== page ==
The South Shields lad who helped ‘change’ America

You will remember how local historian Andrew Grant recently raised the profile of Ernest Thompson Seton – the South Tyneside-born man by telling us how he inspired Lord Baden Powell to form the Boy Scout movement.

Friday, 31st May 2019, 09:50 am
Ernest Thompson Seton.

Now another regular contributor, Terry Grewcock, has been in touch to reveal another aspect of Seton’s life.

Seton was born in South Shields in 1860, and according to Terry helped “change America”.

A wolf.

“Andrew Grant should be congratulated for bringing to our attention this little known native of South Shields,” says Terry.

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“Andrew has successfully summarised the salient facts of Seton’s life, particularly his major work as a pioneer of the scouting movement.

“Recently, as the interest and awareness of environmental affairs receives greater publicity than ever before, another aspect of Seton’s life has come to the fore, which will probably receive more attention nowadays than his other achievements.”

Terry goes on to say that just a few years ago, PBS America (makers of high quality documentaries) broadcast a one-hour “docudrama” devoted to one of Seton’s best known stories, Lobo, his factual story of a wolf, from a book of short stories entitled, Wild Animals I Have Known. It was first published in 1898, and is still in print.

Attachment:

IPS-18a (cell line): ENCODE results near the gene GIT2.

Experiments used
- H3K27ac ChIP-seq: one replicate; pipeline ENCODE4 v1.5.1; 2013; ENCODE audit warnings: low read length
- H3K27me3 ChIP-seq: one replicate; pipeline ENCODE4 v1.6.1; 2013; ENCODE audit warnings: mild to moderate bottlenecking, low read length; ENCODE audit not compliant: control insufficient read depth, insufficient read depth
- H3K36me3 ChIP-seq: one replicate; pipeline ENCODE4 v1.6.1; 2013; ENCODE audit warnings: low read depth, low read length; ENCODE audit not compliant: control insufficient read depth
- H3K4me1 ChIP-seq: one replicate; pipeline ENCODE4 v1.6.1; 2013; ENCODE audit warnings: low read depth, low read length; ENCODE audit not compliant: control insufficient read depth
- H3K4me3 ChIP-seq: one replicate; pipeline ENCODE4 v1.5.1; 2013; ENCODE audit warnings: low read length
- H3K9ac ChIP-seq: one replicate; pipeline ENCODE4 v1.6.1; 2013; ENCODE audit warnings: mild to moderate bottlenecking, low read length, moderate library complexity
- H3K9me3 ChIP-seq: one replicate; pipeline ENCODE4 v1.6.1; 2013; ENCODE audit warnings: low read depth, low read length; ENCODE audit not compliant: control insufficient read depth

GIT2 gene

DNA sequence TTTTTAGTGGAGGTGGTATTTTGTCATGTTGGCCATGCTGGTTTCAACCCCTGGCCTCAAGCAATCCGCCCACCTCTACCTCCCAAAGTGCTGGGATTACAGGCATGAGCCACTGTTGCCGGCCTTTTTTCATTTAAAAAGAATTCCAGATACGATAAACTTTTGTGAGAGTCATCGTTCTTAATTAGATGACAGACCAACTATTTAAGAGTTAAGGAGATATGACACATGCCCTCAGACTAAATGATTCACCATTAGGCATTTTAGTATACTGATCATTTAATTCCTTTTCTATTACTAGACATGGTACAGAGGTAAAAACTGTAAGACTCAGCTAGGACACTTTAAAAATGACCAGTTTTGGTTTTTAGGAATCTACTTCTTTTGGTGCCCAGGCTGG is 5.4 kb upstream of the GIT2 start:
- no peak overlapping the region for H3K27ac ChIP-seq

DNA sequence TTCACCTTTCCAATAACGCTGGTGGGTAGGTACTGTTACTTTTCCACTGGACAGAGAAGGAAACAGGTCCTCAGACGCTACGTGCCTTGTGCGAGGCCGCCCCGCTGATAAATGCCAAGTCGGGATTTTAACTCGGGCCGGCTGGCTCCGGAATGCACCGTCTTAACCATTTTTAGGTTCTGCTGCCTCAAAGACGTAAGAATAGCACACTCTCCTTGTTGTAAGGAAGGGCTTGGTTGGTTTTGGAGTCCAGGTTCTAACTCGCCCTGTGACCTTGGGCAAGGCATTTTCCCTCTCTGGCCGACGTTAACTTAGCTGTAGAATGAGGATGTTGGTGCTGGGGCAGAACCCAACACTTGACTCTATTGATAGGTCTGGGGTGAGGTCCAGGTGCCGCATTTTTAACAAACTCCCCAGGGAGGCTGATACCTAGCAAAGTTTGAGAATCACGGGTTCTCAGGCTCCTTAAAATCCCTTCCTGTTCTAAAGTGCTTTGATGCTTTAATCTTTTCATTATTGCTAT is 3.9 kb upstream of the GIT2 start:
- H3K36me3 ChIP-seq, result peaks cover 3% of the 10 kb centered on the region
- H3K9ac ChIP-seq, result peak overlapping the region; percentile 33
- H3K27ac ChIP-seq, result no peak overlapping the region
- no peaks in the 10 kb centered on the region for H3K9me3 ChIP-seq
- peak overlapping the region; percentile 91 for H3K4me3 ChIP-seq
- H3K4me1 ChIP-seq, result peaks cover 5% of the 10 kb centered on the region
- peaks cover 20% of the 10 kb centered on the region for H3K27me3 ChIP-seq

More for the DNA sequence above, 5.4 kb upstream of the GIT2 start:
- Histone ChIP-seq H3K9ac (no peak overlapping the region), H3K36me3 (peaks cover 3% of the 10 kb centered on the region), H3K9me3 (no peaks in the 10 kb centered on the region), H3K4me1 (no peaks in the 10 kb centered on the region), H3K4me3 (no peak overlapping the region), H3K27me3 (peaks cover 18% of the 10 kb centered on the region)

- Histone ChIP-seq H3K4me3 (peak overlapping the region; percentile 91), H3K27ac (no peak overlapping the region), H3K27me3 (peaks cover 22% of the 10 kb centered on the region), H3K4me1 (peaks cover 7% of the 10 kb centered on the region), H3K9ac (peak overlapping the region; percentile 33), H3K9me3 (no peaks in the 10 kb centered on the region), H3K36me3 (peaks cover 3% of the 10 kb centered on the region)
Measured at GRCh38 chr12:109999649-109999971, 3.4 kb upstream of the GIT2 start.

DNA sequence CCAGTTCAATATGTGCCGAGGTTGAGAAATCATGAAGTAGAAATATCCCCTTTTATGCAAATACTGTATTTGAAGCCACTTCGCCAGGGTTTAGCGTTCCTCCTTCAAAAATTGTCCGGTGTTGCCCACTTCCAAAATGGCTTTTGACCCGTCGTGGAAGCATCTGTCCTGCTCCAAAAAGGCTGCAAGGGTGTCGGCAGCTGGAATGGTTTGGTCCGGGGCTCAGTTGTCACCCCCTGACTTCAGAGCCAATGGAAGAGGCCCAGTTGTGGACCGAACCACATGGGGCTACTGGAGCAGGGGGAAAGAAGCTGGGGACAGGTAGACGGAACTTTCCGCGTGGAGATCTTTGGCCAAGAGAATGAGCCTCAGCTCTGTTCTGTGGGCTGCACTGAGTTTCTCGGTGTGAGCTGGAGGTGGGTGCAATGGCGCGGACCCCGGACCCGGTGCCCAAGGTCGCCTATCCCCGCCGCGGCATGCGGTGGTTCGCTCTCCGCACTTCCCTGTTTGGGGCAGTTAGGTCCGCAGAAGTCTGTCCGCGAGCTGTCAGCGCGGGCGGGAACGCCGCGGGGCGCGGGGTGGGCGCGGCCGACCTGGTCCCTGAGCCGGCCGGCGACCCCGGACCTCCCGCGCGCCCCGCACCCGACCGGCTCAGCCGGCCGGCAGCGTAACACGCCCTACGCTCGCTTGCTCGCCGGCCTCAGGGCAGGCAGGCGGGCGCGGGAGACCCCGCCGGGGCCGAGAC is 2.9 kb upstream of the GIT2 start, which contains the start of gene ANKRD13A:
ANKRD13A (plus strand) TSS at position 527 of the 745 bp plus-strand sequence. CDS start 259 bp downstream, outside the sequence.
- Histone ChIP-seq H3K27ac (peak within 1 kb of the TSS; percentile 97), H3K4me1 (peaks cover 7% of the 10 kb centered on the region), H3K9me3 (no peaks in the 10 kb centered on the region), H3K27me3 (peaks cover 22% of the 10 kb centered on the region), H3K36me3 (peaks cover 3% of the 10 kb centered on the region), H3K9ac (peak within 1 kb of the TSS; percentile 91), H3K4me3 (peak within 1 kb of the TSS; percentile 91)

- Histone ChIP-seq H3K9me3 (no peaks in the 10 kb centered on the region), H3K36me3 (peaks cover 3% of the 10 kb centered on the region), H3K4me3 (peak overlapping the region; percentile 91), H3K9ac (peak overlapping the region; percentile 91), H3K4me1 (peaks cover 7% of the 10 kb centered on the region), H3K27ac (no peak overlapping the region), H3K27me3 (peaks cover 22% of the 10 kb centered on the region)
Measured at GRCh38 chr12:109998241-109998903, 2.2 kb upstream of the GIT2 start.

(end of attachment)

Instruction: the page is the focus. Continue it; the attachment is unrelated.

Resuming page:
Sir David Attenborough, says Terry, has praised it as “the most precious book of my childhood”.

“This TV docudrama was called, ‘The Wolf that Changed America’ – a rather bold claim for the influence of Seton’s story.

“It faithfully retells the story, with stunning visuals, of a bounty hunter enlisted to kill Lobo, the notorious leader of a pack of wolves that had been causing mayhem among the cattle and sheep herders of the Currumpaw area of the state of New Mexico.

“The most surprising fact of the story to a modern reader is that the author, Ernest Seton, naturalist, and artist specialising in wildlife, should be the person chosen to track and kill Lobo.

“In fact, the story was a pivotal change in Seton’s approach to the environment. At this time, the wolf was seen purely as a predator, even vermin, and competing with ranchers – a real bad guy!

“Seton, with his knowledge of the habits of this creature from the Canadian prairies, was happy to use this knowledge to track it down.

“At the end of the story, not a happy ending by the way, Seton has had a ‘conversion’.

“He realises that he is the villain, and Lobo, the hero.

“It marked a change in attitude to wildlife, the environment, conservation, and endangered species.

“The desire to protect America’s amazing wild areas had begun and National Parks, like Yellowstone, were created. There are now 58 scattered all over America.

“In Yellowstone, alone, there are more than 100 wolves, in 11 packs.”

As a result of his work, Seton has now been recognised as an early pioneer of the environmental movement.

“This PBS programme is well worth seeing. I tracked it down online for viewing, but it can be purchased online as a DVD.

“Andrew mentioned that Seton’s father, Joseph Logan Thompson, ‘the most selfish man I ever knew, or heard of, in history or in fiction’ billed 21-year-old Seton for $537.50 as recompense for the cost of raising him.

“I don’t think we should remember this man from South Shields!

“Interesting statistic though. I wonder how much would it cost a modern parent to raise their child to 21? Does anyone know?”